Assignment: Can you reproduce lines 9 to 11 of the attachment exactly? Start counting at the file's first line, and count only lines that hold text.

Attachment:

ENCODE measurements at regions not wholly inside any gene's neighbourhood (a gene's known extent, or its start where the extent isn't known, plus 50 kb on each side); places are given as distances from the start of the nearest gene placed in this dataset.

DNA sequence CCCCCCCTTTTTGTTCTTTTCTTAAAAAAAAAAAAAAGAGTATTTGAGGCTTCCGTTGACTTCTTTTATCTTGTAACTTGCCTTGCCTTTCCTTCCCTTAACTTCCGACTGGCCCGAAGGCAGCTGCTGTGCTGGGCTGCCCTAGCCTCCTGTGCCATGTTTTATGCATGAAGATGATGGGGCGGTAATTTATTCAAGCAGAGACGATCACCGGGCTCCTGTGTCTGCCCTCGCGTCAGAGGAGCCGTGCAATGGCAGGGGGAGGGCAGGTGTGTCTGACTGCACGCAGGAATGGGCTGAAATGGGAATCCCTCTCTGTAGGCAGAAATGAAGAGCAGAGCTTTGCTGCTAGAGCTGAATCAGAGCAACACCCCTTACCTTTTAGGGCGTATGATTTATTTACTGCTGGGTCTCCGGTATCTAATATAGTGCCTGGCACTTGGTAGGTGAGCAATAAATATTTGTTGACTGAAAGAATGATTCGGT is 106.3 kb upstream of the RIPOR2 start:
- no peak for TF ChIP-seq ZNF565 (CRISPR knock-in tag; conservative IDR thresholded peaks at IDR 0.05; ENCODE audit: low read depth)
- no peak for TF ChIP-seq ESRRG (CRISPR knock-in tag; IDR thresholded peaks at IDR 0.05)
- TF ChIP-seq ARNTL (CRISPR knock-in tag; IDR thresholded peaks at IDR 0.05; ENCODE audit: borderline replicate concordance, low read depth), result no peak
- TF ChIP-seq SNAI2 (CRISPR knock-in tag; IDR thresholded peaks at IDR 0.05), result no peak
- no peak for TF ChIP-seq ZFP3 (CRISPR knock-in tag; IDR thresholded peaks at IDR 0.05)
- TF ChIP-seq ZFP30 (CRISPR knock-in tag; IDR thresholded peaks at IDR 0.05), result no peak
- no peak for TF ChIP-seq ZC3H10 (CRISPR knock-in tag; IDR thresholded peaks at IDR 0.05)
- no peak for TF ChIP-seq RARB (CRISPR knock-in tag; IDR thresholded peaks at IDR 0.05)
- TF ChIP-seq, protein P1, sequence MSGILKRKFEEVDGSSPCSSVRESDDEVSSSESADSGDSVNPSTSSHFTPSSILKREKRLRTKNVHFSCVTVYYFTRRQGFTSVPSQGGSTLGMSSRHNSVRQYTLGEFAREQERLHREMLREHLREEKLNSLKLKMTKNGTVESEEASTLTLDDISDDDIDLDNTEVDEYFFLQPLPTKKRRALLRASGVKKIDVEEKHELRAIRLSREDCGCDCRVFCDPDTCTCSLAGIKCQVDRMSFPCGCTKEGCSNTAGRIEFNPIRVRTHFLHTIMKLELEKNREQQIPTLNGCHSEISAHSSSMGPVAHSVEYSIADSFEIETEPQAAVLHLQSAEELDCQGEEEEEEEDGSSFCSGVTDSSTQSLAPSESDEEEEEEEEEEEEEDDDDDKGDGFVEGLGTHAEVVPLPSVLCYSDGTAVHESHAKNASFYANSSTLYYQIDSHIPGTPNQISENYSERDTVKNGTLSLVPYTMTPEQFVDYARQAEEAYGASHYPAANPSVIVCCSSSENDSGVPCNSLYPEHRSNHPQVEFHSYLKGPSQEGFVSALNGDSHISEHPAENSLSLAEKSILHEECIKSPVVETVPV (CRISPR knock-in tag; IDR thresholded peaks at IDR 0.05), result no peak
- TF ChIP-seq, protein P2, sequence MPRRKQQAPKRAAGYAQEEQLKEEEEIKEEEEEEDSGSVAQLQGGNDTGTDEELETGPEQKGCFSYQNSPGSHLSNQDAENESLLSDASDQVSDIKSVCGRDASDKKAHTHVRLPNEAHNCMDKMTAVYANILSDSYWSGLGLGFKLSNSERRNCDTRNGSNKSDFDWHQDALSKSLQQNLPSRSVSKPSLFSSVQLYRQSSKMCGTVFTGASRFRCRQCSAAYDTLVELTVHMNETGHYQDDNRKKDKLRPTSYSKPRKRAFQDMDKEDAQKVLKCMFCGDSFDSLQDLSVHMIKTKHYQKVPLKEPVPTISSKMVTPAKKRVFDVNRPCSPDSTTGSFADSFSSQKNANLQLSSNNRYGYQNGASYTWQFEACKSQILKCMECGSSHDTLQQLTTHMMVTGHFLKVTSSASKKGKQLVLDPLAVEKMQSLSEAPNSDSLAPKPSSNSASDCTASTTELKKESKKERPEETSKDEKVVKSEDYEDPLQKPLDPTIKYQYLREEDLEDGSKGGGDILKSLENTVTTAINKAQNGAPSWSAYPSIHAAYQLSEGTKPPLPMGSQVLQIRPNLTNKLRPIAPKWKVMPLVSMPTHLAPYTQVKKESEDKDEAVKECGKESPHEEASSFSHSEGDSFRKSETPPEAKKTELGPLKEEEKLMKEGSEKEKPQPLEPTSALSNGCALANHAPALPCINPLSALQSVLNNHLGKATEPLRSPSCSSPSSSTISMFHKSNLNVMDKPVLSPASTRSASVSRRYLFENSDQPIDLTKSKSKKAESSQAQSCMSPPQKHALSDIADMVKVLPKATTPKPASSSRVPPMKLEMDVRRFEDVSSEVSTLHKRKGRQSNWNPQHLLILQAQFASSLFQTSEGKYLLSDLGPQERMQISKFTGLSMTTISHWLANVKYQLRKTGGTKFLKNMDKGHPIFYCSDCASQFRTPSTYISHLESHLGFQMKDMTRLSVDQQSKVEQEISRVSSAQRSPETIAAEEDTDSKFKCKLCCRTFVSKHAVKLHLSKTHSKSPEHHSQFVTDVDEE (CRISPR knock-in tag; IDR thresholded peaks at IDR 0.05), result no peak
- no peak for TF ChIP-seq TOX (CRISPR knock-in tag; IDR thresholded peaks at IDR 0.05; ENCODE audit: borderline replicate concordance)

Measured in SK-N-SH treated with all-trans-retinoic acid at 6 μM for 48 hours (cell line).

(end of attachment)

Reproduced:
- no peak for TF ChIP-seq ZC3H10 (CRISPR knock-in tag; IDR thresholded peaks at IDR 0.05)
- no peak for TF ChIP-seq RARB (CRISPR knock-in tag; IDR thresholded peaks at IDR 0.05)
- TF ChIP-seq, protein P1, sequence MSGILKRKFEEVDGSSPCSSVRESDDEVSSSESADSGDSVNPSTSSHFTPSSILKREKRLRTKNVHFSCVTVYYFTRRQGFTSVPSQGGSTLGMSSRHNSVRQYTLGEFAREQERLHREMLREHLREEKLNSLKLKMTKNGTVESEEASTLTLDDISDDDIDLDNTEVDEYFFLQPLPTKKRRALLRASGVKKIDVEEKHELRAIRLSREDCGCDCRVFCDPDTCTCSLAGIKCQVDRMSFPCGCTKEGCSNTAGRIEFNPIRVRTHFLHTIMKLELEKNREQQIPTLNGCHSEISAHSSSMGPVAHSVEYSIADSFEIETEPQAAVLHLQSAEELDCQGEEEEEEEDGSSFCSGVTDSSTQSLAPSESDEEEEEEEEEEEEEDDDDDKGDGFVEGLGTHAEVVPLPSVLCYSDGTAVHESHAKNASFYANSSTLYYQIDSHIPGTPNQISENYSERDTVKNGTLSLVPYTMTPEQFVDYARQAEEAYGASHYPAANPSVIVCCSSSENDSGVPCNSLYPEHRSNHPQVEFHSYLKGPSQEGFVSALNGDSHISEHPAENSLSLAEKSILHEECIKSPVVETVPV (CRISPR knock-in tag; IDR thresholded peaks at IDR 0.05), result no peak